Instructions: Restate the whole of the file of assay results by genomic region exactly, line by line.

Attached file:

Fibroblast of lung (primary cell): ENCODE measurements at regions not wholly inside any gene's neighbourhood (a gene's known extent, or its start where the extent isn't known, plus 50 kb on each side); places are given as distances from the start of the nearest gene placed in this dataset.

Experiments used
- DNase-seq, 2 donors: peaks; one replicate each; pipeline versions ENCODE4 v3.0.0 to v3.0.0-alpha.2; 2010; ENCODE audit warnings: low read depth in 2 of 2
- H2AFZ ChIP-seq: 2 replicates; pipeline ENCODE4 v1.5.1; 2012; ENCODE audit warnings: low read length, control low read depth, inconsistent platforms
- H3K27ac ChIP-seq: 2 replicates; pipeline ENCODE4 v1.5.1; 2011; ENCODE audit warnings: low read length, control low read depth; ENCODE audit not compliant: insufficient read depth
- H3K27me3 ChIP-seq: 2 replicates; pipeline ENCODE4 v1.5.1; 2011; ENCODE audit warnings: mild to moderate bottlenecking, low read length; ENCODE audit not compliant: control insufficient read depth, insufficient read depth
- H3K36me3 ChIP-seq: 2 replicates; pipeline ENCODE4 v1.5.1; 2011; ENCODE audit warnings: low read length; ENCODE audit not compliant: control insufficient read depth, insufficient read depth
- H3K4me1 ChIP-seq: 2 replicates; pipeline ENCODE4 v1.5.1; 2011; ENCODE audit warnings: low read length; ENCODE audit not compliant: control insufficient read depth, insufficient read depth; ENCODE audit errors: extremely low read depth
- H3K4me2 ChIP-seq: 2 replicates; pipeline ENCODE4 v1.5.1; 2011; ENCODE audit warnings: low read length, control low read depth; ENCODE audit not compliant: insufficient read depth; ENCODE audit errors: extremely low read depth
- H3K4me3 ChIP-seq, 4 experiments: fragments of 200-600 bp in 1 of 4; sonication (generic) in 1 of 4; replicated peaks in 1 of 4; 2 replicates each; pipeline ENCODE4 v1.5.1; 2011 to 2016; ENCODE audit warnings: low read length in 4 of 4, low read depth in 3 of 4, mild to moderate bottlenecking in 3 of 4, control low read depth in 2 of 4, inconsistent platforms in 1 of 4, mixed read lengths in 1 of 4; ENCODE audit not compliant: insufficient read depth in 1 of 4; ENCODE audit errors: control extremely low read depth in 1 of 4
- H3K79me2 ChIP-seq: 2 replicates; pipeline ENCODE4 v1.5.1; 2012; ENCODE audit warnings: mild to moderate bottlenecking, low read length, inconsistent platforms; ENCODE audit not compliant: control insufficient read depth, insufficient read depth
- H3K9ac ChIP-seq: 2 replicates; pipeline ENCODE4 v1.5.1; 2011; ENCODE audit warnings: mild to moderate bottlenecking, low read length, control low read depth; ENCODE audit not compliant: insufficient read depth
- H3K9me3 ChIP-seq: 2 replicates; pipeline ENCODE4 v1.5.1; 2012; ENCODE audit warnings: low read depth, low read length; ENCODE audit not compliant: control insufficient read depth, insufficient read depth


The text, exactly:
Fibroblast of lung (primary cell): ENCODE measurements at regions not wholly inside any gene's neighbourhood (a gene's known extent, or its start where the extent isn't known, plus 50 kb on each side); places are given as distances from the start of the nearest gene placed in this dataset.

Experiments used
- DNase-seq, 2 donors: peaks; one replicate each; pipeline versions ENCODE4 v3.0.0 to v3.0.0-alpha.2; 2010; ENCODE audit warnings: low read depth in 2 of 2
- H2AFZ ChIP-seq: 2 replicates; pipeline ENCODE4 v1.5.1; 2012; ENCODE audit warnings: low read length, control low read depth, inconsistent platforms
- H3K27ac ChIP-seq: 2 replicates; pipeline ENCODE4 v1.5.1; 2011; ENCODE audit warnings: low read length, control low read depth; ENCODE audit not compliant: insufficient read depth
- H3K27me3 ChIP-seq: 2 replicates; pipeline ENCODE4 v1.5.1; 2011; ENCODE audit warnings: mild to moderate bottlenecking, low read length; ENCODE audit not compliant: control insufficient read depth, insufficient read depth
- H3K36me3 ChIP-seq: 2 replicates; pipeline ENCODE4 v1.5.1; 2011; ENCODE audit warnings: low read length; ENCODE audit not compliant: control insufficient read depth, insufficient read depth
- H3K4me1 ChIP-seq: 2 replicates; pipeline ENCODE4 v1.5.1; 2011; ENCODE audit warnings: low read length; ENCODE audit not compliant: control insufficient read depth, insufficient read depth; ENCODE audit errors: extremely low read depth
- H3K4me2 ChIP-seq: 2 replicates; pipeline ENCODE4 v1.5.1; 2011; ENCODE audit warnings: low read length, control low read depth; ENCODE audit not compliant: insufficient read depth; ENCODE audit errors: extremely low read depth
- H3K4me3 ChIP-seq, 4 experiments: fragments of 200-600 bp in 1 of 4; sonication (generic) in 1 of 4; replicated peaks in 1 of 4; 2 replicates each; pipeline ENCODE4 v1.5.1; 2011 to 2016; ENCODE audit warnings: low read length in 4 of 4, low read depth in 3 of 4, mild to moderate bottlenecking in 3 of 4, control low read depth in 2 of 4, inconsistent platforms in 1 of 4, mixed read lengths in 1 of 4; ENCODE audit not compliant: insufficient read depth in 1 of 4; ENCODE audit errors: control extremely low read depth in 1 of 4
- H3K79me2 ChIP-seq: 2 replicates; pipeline ENCODE4 v1.5.1; 2012; ENCODE audit warnings: mild to moderate bottlenecking, low read length, inconsistent platforms; ENCODE audit not compliant: control insufficient read depth, insufficient read depth
- H3K9ac ChIP-seq: 2 replicates; pipeline ENCODE4 v1.5.1; 2011; ENCODE audit warnings: mild to moderate bottlenecking, low read length, control low read depth; ENCODE audit not compliant: insufficient read depth
- H3K9me3 ChIP-seq: 2 replicates; pipeline ENCODE4 v1.5.1; 2012; ENCODE audit warnings: low read depth, low read length; ENCODE audit not compliant: control insufficient read depth, insufficient read depth